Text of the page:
The course aims to provide students with a critical anthropological understanding of "environmental heritage conservation" in the Mediterranean. In particular, seminars and class activities will give students the chance to:
- Become familiar with key concepts and theories related to heritage construction in anthropology;
- Acquire a more anthropologically nuanced and theoretically informed understanding of the changing conditions of heritage regulation and the political struggles in which new “heritagized” claims are now imbricated, exspecially when uneven efforts of heritagization of natural assets are at stake, in diverse historical and socio-cultural settings;
- Learn how to proactively contribute to contemporary debates over sustainability, natural conservation and heritage politics at local and global scale;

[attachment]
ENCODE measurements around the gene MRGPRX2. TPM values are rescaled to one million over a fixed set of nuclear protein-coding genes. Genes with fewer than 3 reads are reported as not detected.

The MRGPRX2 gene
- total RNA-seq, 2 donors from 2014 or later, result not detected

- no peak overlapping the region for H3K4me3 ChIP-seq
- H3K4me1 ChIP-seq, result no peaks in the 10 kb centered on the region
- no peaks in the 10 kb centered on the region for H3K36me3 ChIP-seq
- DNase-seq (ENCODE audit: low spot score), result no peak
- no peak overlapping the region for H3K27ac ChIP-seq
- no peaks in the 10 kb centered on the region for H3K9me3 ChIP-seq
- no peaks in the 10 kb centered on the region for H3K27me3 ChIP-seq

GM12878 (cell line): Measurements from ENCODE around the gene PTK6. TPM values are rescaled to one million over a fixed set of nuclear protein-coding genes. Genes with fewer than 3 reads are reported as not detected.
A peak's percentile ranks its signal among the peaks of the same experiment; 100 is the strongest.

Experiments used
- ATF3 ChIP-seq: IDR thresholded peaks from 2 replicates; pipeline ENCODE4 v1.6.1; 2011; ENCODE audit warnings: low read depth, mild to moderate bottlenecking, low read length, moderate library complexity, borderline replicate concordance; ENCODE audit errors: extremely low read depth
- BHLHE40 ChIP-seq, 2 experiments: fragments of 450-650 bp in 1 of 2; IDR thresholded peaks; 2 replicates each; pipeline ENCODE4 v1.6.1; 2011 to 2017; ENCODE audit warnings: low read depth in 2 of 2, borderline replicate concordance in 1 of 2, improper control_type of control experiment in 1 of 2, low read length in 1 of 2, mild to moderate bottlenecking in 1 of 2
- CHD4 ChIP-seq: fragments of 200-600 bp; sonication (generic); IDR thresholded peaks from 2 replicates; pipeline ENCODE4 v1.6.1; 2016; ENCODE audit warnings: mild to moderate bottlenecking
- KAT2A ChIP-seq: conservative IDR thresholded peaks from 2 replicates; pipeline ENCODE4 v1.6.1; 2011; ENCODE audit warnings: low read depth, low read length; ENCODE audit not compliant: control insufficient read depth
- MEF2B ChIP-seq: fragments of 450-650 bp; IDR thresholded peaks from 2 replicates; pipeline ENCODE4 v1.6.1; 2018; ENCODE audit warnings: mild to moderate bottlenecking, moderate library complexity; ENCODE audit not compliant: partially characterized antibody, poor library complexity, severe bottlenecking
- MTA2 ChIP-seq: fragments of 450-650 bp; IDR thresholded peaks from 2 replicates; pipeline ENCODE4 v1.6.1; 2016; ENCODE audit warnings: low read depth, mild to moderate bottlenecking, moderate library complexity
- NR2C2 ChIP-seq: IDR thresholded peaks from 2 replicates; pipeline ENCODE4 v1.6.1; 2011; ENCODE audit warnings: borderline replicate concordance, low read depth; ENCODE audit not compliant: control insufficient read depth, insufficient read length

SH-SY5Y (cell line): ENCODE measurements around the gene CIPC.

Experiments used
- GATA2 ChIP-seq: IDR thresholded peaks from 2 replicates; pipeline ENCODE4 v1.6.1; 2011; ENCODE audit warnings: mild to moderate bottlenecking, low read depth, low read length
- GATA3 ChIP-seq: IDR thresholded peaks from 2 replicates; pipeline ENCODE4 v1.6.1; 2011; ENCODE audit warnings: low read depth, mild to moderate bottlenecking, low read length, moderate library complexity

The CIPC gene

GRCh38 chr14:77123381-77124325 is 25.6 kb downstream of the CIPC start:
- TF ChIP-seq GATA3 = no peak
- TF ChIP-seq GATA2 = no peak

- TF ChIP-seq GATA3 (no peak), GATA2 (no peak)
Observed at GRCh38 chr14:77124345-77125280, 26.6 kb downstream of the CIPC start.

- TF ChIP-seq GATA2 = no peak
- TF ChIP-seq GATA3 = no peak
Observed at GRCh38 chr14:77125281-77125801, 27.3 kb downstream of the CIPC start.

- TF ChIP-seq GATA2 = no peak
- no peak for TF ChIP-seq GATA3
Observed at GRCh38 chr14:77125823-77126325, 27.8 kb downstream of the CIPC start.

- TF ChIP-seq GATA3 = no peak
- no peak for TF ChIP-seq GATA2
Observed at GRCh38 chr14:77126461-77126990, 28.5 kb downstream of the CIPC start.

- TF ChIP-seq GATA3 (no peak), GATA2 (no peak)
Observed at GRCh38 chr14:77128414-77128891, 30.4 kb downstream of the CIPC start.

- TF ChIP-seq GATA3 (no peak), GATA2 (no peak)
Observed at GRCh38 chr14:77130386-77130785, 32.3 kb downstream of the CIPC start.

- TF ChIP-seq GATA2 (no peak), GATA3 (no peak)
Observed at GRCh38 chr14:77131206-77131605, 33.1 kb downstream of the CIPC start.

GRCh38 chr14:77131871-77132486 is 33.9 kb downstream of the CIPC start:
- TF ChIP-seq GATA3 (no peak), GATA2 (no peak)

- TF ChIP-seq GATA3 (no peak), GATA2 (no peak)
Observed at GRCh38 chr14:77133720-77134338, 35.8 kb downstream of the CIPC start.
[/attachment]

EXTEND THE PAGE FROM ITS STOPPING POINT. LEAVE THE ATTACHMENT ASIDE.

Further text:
- Acquire informed ethnographic knowledge about the modalities and moral implications of environmental conservation in heritagization processes, with a specific focus on the Mediterranean;
- Think back to common representations of the environment as a "universal human value" that need to be protected, just like this is often misleadingly described in the press, popular culture and in heritage policy documents;
- Reflect on the challenges and risks of an anthropological engagement in public discourse and transformative social practices when heritage politics meets urgent ecological challenges.
Testi di riferimento
Rodney Harrison, 2013, Heritage. A critical Approach, Routledge
[Other reading materials (short papers and book chapters) will be available on Studium]
Modalità di verifica dell'apprendimento
Modalità di verifica dell'apprendimento